'Loading Inventory' - Stevedore, Herbert J Pitman, Captain Smith, ship’s personnel
'The Largest Moving Object' - J Bruce Ismay, Captain Smith, Thomas Andrews
'I Must Get On That Ship' - Herbert J Pitman, second and third class passengers
'The First Class Roster' - Alice Beane
'Godspeed Titanic' - Company
'Barrett’s Song' - Frederick Barrett
'The Glinka #1' - Alice Beane, Edgar Beane
'The Glinka #2' - Caroline Neville, Charles Clarke
'What a Remarkable Age This Is!' - Henry Etches, staff and first class diners
'Lady’s Maid' - Kate McGowan, Kate Murphey, Kate Mullins, steerage passengers
'The Proposal' - Frederick Barrett
'The Night Was Alive' - Harold Bride
'Hymn' - Company
'Doing the Latest Rag' - Wallace Hartley, Robert Hitchens, Joseph Bell, Alice Beane, first class passengers, staff
'I Have Danced' - Alice Beane, Edgar Beane
'No Moon #1' - Frederick Fleet, company
'Autumn' - Wallace Hartley
'No Moon #2' - Frederick Fleet, company

Act II

'Wake up, Wake up!' - Henry Etches, Herbert J Pitman, Stewards, company
'Dressed in Your Pyjamas in the Grand Salon' - Henry Etches, first and second class passengers
'The Staircase' - Kate McGowan, Jim Farrell, Kate Murphey, Kate Mullins
'The Blame' - J Bruce Ismay, Thomas Andrews, Captain Smith
'To the Lifeboats' - Company
'We’ll Meet Tomorrow' - Company, Frederick Barrett, Charles Clarke
'Still' - Isidor Straus, Ida Straus
'Mr Andrews’ Vision' - Thomas Andrews
'Finale: In Every Age' - Company
'Finale: Godspeed Titanic' - Company


There she is...
Towering high 
Broad and grand…
Ship of dreams!

My mother is a great storyteller. She can spin you a tale filled with high drama better than anyone I have ever met. The dinner table in my family home was a rich, wonderful and noisy place. She also has a great appreciation for a good story. As children, she would often tell us that her favourite film was the old Hollywood re-telling of the Titanic tragedy - A Night To Remember. “Ooo, I love that film”, she’d say and we would then be told the whole story from beginning to end.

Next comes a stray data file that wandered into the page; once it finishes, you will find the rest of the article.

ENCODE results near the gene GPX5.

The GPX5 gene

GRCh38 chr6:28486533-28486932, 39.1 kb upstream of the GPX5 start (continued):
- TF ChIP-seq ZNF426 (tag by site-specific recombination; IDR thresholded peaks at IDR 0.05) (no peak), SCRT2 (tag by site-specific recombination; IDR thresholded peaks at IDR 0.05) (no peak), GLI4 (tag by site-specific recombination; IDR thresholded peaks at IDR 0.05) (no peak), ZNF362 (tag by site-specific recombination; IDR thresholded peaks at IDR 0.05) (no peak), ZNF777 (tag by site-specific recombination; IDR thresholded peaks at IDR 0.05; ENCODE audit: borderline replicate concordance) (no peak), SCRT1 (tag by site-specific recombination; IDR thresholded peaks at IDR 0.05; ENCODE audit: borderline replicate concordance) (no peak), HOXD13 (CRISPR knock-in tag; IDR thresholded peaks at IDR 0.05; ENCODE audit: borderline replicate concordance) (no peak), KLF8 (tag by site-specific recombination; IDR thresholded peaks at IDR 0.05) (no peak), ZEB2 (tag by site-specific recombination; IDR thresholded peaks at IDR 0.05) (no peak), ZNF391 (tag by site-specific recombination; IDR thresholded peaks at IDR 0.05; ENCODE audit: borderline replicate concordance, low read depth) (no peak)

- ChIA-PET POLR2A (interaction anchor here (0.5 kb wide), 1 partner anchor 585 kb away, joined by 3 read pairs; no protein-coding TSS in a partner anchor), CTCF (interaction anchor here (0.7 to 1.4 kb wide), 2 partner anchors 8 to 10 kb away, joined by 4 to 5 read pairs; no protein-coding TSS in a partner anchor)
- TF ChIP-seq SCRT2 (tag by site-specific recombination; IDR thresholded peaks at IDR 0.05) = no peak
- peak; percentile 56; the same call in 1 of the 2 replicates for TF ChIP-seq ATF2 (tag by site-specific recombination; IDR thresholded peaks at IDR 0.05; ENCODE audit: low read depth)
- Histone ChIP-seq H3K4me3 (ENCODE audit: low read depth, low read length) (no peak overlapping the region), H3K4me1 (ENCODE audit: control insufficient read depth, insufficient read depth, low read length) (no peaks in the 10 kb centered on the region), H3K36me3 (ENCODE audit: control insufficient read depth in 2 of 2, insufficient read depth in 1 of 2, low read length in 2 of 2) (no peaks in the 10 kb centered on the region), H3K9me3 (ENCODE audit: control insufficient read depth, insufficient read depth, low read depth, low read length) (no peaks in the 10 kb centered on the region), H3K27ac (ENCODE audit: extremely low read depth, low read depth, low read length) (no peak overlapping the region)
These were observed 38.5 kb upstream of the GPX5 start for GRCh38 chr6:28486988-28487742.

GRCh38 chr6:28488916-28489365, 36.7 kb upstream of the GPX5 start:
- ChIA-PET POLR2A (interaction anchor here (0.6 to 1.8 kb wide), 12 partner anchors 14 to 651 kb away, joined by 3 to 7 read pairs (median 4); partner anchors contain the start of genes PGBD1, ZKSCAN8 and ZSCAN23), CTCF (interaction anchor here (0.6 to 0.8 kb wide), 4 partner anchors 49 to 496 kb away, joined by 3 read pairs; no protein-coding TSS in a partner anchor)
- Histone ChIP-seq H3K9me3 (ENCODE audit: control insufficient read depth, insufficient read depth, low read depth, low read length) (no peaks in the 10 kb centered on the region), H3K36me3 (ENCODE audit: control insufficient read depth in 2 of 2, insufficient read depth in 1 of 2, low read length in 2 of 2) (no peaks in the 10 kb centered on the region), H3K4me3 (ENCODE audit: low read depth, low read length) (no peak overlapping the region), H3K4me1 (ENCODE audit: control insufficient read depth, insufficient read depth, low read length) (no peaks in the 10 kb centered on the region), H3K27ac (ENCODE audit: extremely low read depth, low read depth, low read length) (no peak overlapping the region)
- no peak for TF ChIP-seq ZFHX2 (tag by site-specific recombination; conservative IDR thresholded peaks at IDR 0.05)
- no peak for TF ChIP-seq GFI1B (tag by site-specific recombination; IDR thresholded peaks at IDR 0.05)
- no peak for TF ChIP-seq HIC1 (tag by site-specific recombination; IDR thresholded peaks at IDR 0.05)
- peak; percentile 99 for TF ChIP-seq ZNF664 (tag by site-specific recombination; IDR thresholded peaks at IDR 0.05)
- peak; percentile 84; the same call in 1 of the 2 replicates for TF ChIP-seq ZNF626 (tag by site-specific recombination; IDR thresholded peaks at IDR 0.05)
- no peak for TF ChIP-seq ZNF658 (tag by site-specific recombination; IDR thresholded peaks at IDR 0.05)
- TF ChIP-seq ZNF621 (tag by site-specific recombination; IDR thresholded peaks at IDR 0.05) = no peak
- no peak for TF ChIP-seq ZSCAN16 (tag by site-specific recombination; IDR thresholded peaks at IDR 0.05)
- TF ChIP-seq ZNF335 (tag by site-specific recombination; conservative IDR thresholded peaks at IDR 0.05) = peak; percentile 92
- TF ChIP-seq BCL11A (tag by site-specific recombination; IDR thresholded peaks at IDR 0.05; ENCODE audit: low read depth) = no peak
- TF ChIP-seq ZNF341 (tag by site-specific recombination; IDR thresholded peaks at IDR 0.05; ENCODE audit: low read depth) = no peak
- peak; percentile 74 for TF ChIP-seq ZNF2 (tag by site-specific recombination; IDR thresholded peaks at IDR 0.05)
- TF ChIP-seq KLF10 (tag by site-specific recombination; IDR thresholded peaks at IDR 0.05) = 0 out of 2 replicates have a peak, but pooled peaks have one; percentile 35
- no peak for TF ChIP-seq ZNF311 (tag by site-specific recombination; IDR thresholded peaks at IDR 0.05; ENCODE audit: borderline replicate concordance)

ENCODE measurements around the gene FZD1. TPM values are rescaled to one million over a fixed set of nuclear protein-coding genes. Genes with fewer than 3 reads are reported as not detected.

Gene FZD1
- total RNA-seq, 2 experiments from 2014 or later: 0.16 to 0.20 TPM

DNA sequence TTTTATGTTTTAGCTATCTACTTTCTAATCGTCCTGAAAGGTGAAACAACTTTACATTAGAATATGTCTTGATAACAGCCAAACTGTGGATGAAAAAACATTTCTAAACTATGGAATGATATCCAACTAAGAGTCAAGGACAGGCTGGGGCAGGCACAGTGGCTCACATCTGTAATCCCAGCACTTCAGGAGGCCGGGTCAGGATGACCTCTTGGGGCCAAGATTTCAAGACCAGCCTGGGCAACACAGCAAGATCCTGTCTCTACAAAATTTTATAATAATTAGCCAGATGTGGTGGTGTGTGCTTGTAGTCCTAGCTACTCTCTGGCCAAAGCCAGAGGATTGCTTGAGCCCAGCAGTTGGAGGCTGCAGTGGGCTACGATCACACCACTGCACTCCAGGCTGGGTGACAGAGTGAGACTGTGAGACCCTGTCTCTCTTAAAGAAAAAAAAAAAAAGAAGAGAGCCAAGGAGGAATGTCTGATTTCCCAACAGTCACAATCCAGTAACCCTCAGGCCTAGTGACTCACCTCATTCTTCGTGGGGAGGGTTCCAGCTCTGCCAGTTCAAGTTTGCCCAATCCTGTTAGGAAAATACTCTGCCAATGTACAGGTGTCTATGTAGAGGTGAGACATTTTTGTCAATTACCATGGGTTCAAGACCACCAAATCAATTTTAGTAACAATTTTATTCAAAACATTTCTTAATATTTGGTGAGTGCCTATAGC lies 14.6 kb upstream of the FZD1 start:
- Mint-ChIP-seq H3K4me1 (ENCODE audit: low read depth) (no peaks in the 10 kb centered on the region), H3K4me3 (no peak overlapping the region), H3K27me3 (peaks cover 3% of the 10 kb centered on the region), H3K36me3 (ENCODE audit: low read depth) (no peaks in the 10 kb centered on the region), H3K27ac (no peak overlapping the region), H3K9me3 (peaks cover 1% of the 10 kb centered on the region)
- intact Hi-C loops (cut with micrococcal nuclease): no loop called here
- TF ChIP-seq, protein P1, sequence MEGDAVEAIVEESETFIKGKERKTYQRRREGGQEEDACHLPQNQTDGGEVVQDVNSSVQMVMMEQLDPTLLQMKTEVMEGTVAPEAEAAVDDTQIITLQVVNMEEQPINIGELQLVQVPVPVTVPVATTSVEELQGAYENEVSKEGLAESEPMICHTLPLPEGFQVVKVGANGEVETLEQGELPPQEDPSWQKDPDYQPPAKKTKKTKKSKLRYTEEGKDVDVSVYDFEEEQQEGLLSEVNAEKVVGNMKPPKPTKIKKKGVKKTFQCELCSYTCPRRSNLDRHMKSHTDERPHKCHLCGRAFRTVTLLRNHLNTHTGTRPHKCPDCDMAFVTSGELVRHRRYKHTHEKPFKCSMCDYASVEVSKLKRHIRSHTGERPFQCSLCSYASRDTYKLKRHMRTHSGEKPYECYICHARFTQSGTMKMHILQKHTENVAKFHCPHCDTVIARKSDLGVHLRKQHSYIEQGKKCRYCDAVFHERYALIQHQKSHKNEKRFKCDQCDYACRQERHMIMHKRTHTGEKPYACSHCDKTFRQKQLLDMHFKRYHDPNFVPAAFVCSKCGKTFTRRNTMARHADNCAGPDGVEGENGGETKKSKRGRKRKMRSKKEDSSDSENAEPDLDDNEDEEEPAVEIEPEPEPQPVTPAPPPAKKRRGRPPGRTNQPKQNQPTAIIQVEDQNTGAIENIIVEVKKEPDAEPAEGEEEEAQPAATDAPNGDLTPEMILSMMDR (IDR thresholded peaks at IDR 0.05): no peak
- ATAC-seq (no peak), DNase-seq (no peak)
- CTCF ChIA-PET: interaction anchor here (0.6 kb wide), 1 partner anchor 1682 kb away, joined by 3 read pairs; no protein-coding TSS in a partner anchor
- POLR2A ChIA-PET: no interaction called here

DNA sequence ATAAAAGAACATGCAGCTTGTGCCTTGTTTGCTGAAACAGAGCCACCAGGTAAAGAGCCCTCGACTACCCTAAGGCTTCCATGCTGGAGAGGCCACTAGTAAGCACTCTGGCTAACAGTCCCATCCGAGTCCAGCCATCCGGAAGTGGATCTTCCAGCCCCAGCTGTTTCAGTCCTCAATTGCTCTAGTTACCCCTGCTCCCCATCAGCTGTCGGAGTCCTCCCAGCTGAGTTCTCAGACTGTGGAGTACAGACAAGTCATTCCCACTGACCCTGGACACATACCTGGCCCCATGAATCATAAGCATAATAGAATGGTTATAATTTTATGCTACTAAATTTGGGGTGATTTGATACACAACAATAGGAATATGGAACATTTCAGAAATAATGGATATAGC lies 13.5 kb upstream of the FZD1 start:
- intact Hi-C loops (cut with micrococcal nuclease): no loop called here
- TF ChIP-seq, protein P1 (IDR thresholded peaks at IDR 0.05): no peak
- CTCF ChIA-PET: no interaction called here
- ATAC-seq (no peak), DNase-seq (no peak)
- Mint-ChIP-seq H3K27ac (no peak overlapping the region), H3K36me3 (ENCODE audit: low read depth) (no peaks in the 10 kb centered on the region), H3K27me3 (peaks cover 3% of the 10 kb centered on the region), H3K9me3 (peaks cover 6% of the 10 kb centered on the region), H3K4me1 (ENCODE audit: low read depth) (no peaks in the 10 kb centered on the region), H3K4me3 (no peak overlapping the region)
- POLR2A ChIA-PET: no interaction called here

She loved the story of Ida Straus - a first class passenger who refused to leave her husband of forty years. A woman who uttered the now famous line, “Where you go, I go.” While her husband’s body was recovered after the disaster, hers was never found.

She would tell us of Bruce Ismay, the ship’s owner. A man of tremendous wealth, who forced his way onto a lifeboat while women and children perished and Thomas Andrews, the ship’s designer. A humble and honest man who did everything he could to assist others in getting to a lifeboat before he quietly locked himself in the first class smoke room to die alone.

She would tell us of the women in third class trapped behind locked doors who never had a chance; the men who dressed as women to try and secure a place in the lifeboats; the fifty bellboys who went to their deaths frightened and alone; and the musicians who kept playing their instruments to the very end.

No wonder she loves this story and no wonder our fascination with it never ends. There is just so much here. Set against the beautiful and rich musical score of Maury Yeston, Titanic – The Musical tries to capture these many stories.

It is no small feat to bring this wonderful show to the stage. What you are seeing is the work of a dedicated community. So many people have worked tirelessly to make it happen. Nights and weekends devoted to telling the story as honestly as we can.

If nothing else, my mother will love it!


Thomas Andrews, Architect of the Titanic: Greg Balcombe, Bruce J Ismay, The arrogant self-important owner of the Titanic: Brad Crook, Captain Edward J Smith: Waine Grafton, William Murdoch, 1st Officer: James Cooper, Charles Lightoller, 2nd Officer: Peter Norton, Herbert J Pitman, 3rd Officer: Mike Gibson, Joseph Boxhall, 4th Officer: Carsten Levisen, Frederick Barrett, Irish Stoker: Stephen Tall, Frederick Fleet, Lookout: Neil Horton, Harold Bride, Radioman: Simon Polson, Joseph Bell, Chief Engineer: Nicholas Worrell, Robert Hitchens, Quartermaster: Sam Payne, Stevedore: Rohan Vicars, Bellboy: James King